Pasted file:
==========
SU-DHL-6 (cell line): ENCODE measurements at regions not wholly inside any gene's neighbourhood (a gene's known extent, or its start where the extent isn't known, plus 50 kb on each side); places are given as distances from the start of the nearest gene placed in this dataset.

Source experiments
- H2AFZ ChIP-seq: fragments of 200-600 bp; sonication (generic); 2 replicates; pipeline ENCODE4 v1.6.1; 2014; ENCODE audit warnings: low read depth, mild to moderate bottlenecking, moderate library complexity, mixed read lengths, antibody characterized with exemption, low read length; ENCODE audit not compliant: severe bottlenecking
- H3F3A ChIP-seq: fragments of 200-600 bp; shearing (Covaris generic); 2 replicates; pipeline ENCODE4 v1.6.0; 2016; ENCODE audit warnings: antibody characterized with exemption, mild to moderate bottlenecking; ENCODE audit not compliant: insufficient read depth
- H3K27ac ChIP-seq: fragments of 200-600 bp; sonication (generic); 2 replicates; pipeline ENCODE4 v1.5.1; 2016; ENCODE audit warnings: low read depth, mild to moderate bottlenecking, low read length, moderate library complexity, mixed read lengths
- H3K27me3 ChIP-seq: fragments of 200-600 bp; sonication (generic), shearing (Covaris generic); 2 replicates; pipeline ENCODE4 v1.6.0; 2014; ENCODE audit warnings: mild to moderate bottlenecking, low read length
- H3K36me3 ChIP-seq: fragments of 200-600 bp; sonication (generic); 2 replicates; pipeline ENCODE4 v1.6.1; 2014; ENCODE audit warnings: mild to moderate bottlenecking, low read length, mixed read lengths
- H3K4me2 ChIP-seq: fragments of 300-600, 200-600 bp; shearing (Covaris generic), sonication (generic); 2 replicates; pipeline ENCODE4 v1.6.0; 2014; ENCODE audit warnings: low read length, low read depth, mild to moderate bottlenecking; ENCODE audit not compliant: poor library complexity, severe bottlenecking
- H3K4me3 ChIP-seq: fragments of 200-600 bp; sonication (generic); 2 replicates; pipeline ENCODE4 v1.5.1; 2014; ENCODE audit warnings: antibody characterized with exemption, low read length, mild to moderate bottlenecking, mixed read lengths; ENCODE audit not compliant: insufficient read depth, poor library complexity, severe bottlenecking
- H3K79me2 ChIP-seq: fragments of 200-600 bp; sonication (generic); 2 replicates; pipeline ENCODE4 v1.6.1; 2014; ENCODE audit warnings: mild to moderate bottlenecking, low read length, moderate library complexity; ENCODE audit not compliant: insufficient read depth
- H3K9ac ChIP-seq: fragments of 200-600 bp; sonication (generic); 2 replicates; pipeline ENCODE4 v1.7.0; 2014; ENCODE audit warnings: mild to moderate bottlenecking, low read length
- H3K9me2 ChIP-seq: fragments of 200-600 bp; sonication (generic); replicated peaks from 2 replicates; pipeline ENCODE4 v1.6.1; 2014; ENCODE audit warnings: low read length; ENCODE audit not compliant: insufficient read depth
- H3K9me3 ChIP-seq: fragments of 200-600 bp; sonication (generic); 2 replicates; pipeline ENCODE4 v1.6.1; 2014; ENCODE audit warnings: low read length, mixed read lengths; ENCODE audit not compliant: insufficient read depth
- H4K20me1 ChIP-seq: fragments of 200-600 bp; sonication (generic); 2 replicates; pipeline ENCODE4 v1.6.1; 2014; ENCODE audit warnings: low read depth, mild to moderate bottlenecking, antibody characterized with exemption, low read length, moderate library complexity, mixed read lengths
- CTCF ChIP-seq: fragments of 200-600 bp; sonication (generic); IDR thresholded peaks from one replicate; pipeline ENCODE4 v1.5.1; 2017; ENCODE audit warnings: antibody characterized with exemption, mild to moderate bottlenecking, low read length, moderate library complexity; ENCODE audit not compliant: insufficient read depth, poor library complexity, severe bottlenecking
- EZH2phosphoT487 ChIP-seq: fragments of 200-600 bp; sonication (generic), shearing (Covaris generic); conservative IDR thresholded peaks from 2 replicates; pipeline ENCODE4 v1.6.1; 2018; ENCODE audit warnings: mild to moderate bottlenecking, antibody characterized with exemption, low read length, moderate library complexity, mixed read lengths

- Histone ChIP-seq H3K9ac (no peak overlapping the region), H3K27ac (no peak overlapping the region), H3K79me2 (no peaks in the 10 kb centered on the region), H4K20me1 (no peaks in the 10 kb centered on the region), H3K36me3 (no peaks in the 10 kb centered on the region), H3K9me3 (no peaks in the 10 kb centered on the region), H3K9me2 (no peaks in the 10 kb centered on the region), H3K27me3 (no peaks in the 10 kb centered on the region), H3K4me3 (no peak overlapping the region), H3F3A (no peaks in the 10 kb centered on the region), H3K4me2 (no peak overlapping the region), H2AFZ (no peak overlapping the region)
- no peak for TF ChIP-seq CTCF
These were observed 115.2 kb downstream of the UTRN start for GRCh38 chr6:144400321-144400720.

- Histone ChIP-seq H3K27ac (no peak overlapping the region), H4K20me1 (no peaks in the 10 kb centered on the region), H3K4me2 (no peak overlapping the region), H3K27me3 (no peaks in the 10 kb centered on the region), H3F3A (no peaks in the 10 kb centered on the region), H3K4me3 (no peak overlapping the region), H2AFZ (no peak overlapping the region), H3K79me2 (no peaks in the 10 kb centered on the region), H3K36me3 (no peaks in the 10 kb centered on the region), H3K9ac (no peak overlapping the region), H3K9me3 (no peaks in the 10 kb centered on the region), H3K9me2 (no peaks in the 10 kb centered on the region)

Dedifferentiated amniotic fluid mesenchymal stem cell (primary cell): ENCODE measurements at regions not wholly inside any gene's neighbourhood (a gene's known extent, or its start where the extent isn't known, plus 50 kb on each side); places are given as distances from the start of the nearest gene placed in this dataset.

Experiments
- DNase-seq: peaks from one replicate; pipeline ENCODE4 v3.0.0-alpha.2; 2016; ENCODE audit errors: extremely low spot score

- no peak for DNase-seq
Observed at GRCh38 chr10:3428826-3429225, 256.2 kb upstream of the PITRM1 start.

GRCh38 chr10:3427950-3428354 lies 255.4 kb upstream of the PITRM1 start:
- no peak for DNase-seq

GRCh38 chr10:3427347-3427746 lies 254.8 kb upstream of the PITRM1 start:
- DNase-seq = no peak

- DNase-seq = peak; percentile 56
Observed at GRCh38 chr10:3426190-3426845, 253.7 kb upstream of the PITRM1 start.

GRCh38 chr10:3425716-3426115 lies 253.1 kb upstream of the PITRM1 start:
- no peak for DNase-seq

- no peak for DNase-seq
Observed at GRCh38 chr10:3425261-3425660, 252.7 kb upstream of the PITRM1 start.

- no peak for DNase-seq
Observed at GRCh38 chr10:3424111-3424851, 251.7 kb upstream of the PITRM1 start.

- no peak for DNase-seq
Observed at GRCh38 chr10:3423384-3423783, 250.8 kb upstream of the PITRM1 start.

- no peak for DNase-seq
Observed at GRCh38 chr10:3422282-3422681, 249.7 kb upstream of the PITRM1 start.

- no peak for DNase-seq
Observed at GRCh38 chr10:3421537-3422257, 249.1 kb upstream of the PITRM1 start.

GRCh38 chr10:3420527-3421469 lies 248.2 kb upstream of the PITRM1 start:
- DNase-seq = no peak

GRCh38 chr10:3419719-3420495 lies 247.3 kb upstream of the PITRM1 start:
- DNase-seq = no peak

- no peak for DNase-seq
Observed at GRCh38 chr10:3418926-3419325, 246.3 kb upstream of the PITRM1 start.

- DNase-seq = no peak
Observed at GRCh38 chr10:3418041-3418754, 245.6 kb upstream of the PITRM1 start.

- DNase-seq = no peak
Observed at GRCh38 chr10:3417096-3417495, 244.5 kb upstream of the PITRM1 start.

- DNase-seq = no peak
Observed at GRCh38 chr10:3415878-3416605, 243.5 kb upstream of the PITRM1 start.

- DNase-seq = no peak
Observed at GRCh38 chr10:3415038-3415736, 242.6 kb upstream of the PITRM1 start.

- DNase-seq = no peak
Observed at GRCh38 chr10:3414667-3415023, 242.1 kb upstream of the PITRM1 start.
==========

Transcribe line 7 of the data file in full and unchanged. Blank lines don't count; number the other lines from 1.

- H3K36me3 ChIP-seq: fragments of 200-600 bp; sonication (generic); 2 replicates; pipeline ENCODE4 v1.6.1; 2014; ENCODE audit warnings: mild to moderate bottlenecking, low read length, mixed read lengths